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Mackenzie's Animal Sanctuary • View topic - ASPCA - Preparing Your Home for Your New Pet

ASPCA - Preparing Your Home for Your New Pet

A variety of Dog Related Articles that may answer your questions, help you out, or point you in the right direction!

Moderator: arussell

ASPCA - Preparing Your Home for Your New Pet

Postby arussell on Thu Feb 26, 2009 5:46 pm

Housekeeping is a casual affair for some—a little hair here or a stain there is of no major importance. Others are more fastidious. While adopting a shelter animal can turn your house into a home, your new furry friend could also turn it into a mess. With a little forethought and the following tips, you can have it all—happy, healthy pets and a clean, stylish home!

Keeping Your Pets Clean Will Keep Your House Clean!
-Keep your pet’s nails trimmed, and file down any rough edges that could shred upholstery or other fabric.
Wipe off your pet’s jowls and long, floppy ears after each meal.
-A large, absorbent placemat under food and water bowls will make for easier clean-up after messy eaters.
-Keep your dog well-groomed. If need be, trim hair around his genitals, anus and belly so that dirt and waste have no place to cling. Frequent brushing outdoors will keep indoor shedding to a minimum.

Floors
-Machine-washable area rugs are preferable to wall-to-wall carpeting. If urine soaks into carpet backing, it is nearly impossible to remove. A carpet care product such as Bissell's Spotlifter® may prove indispensable if you can't remove the wall-to-wall.
-It is recommended that you roll up vegetable-dyed oriental rugs until your new dog is fully house-trained—and, if rugs have decorative fringe, don’t put them back down until your pet is well past teething age (over 8 months of age)!
-Tile, sheet linoleum, and Pergo® are pet-friendly floorings that allow you to easily wipe away any pet waste. Seal hardwood floors with polyurethane to prevent urine odor retention.
-Wipe off your dog’s paws each time he comes in from outdoors. Place a machine-washable area rug by the door. Keep a towel handy near the entry to wipe down your entire dog on rainy or slushy days.

Walls
-Use washable semi-gloss paint in areas where the dog will spend the most of his time. This is essential for those with loose-jowled dogs, such as coonhounds and mastiff types, who are more likely to shake spittle onto the walls.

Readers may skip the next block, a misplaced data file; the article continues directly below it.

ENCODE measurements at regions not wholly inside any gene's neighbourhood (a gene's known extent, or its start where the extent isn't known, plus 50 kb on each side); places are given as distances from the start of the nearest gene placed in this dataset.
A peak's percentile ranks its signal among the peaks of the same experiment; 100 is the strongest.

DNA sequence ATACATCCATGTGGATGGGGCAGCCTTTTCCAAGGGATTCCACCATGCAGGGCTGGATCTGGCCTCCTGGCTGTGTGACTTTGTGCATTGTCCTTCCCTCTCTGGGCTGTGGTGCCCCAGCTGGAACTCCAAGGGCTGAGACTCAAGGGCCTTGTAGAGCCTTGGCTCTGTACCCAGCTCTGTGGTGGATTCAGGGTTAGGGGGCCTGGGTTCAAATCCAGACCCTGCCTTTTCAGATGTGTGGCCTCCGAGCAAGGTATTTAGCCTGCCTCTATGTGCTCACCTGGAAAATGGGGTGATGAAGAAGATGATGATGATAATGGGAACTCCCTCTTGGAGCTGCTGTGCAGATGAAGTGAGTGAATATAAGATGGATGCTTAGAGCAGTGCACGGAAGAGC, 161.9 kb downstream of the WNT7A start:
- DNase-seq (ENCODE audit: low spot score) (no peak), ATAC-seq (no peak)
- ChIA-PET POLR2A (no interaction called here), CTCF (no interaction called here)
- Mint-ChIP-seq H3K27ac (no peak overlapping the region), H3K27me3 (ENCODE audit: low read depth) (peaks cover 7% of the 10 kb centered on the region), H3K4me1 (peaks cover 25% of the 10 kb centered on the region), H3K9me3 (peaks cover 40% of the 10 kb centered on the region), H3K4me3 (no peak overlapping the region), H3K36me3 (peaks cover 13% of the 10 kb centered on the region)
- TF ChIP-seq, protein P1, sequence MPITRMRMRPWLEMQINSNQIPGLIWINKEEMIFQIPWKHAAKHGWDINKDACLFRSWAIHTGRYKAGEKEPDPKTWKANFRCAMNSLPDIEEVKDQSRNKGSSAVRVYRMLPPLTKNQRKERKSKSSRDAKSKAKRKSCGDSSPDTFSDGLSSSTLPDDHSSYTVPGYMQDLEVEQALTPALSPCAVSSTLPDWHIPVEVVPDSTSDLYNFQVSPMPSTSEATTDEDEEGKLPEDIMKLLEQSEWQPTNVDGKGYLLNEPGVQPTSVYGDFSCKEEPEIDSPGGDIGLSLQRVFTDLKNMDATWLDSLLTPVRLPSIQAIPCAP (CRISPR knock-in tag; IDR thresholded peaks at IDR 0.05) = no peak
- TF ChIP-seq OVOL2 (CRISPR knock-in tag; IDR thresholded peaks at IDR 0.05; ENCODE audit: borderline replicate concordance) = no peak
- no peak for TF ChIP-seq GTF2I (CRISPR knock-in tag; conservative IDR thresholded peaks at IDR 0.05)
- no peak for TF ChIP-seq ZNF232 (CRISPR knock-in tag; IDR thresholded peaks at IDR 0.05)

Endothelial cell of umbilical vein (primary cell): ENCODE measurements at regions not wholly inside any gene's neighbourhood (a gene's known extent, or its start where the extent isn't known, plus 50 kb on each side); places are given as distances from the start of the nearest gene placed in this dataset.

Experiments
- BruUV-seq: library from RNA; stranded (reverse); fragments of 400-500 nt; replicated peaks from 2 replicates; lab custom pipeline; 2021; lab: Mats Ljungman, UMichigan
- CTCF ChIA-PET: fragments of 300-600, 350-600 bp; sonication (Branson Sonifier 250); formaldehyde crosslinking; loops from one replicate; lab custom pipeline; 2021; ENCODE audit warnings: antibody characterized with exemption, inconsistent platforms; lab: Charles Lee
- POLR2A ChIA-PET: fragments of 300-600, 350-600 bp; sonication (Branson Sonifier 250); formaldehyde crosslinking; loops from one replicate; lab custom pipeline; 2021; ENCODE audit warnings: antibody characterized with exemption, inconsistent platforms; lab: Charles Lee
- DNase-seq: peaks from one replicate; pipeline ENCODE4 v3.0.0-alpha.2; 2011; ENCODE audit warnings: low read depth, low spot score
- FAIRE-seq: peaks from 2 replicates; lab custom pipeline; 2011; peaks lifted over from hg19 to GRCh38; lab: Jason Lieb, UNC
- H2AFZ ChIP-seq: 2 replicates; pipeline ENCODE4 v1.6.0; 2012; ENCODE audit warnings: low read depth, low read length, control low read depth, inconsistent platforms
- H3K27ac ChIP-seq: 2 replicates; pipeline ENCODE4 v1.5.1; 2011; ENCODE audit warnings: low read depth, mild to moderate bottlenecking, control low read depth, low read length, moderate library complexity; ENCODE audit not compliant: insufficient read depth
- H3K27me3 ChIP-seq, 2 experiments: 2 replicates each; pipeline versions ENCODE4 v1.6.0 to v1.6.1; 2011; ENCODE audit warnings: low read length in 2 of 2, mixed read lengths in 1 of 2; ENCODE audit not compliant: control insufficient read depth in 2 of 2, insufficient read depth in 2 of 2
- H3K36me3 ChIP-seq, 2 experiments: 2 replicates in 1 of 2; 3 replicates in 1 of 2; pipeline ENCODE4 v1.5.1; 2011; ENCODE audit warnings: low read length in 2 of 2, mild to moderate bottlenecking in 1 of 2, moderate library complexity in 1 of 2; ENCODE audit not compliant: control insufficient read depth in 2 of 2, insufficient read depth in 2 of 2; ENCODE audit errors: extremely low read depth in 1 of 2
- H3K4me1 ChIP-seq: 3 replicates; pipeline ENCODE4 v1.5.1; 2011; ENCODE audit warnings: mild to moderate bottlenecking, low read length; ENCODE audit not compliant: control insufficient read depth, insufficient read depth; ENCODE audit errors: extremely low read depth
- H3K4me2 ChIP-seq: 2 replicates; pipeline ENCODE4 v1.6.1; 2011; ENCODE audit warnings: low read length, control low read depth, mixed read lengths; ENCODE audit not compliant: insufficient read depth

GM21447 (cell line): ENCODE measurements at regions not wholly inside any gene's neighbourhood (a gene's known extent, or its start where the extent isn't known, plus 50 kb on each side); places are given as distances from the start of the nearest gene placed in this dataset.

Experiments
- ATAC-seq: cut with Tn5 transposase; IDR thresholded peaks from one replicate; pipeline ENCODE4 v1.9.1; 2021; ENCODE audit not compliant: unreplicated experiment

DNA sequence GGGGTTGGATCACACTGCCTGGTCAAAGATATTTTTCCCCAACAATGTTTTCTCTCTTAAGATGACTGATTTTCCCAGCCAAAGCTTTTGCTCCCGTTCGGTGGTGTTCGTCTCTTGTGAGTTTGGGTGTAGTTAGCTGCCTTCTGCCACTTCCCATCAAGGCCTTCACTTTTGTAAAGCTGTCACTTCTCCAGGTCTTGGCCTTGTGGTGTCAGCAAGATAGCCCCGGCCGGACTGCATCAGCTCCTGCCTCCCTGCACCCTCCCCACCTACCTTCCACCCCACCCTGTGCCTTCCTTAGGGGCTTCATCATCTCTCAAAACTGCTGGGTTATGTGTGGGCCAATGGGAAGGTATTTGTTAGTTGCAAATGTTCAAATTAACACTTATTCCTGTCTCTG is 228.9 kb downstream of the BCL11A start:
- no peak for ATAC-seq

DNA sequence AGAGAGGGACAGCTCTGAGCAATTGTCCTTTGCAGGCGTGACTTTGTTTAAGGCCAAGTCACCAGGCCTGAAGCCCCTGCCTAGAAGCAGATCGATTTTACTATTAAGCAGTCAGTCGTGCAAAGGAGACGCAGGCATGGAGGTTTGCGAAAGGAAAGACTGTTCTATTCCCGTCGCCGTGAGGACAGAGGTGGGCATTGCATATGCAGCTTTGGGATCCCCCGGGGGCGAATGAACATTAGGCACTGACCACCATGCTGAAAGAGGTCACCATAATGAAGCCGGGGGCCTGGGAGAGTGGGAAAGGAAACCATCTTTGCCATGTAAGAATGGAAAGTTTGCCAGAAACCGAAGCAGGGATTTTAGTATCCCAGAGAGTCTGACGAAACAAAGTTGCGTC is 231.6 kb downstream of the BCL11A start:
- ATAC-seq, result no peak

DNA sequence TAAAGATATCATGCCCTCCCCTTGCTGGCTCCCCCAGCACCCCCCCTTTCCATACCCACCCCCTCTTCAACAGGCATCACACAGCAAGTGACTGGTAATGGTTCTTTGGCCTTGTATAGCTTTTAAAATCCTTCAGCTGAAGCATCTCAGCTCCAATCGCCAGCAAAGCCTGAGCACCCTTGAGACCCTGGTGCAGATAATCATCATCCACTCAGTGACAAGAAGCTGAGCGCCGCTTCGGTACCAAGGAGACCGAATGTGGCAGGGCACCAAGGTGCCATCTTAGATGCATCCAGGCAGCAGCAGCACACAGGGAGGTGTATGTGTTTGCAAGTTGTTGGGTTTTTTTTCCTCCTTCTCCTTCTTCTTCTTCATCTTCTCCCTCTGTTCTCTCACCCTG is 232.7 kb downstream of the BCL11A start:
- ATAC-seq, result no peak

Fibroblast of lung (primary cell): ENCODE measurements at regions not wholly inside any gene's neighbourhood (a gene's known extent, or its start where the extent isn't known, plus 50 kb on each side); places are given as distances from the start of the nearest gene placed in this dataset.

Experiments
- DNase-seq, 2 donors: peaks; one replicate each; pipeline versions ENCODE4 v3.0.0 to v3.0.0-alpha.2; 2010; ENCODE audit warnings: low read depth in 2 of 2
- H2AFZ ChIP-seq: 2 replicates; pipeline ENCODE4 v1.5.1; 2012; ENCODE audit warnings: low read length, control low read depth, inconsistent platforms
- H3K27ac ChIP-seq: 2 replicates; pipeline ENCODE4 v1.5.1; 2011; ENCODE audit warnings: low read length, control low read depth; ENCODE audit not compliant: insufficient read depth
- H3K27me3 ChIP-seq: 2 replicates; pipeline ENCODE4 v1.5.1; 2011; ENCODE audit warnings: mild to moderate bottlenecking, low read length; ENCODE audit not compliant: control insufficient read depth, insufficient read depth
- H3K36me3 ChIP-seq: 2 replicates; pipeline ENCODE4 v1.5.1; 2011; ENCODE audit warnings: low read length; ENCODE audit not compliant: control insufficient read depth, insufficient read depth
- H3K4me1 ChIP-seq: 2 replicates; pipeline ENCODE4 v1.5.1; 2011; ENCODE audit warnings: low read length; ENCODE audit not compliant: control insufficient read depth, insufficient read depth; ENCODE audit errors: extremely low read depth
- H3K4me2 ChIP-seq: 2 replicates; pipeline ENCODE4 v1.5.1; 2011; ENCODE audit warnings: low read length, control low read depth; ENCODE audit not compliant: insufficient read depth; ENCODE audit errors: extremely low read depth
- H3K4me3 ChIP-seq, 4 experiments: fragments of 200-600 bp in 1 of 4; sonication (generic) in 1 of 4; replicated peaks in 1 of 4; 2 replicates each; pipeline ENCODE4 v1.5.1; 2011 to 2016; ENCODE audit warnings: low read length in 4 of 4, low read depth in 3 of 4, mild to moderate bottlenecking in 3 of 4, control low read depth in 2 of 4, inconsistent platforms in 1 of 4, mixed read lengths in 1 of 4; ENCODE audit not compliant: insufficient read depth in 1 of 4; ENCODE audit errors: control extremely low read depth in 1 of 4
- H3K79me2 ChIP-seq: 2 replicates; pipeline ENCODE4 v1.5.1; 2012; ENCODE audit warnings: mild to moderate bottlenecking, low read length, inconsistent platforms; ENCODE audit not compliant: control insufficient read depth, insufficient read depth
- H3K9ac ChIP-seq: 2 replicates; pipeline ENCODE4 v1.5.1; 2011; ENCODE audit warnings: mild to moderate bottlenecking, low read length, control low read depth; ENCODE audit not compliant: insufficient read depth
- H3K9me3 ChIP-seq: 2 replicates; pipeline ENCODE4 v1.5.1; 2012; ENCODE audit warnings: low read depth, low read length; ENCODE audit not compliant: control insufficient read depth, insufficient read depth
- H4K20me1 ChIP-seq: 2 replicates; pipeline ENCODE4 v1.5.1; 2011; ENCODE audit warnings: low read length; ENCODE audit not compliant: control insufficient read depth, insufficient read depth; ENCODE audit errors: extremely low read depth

-Washable vinyl-backed wallpaper is easier to clean than traditional paper-backed wallpaper.
Relegate antique wallpapers or fabric wall treatments to the top half of the walls; paint or hang a washable wall covering below.
-Employ dog crates and gates to confine your new dog when home alone until his house manners earn him unsupervised freedom.

Windows
-Avoid vertical blinds, pooling drapery, ornate tassels and long cords that can be a strangulation hazard. Should a dog get caught in any of these treatments, he could panic and bring anything around him crashing down.
-Think twice about mini-blinds, which can get bent beyond repair when they block a curious dog's view of the outside world.
-Fabric shades, café curtains and dramatic valances are excellent choices for dog-friendly homes.

Furniture
-Patterns and tweeds are more forgiving, but if a light-colored solid is your upholstery of choice, make sure the slipcovers are machine-washable.
-Leather and vinyl furniture easy to clean, but it can be damaged by too-long toenails! Be sure to clip your pet’s nails regularly!
-Provide comfy dog beds in each room or designate one piece of furniture as the dog's place. Cover this piece with a washable throw and teach the dog that this is the only piece of furniture he is allowed to frequent.

Home Decorum
Here are some fun ideas to spruce up your home decor for your companion animals:

-Internal Dutch doors between rooms make it easy for you to manage which pets are allowed where. They also eliminate the need for awkward baby gates.
-Outdoor cat enclosures should be attached to the house with a cat door to allow free access for the animal.
-Fenced-in yards should have a buried, inward-facing section to prevent dogs from digging and tunneling.
If you have cats, be sure to install high-quality metal screens on all windows.
-You can install a folding (hinged) cat perch under a window for kitty’s viewing pleasure.
-What about a built-in alcove for your dog’s crate?
-By adding a porthole to a kitchen cabinet, you’ve got yourself a new place for a cat litter tray! Not only will it look clean and neat, the porthole will keep dogs from getting in and munching on cat waste. The cabinet door can be opened to allow access for cleaning. Mounting this cabinet at waist or counter level would be especially helpful for seniors.
-A small lift along a wall where the litter box or food and water bowls are placed would make cleaning and feeding a lot easier for senior pet owners. The lift would be used to raise and lower the litter box or food bowls.
-If you’re really handy…how about an outdoor septic disposal systems for dog waste?!

Adapted from articles by Jacque Lynn Schultz, Director, ASPCA Companion Animals Program Advisor, and Dr. Stephen Zawistowski, Senior Vice President, ASPCA National Program Office.
arussell
 
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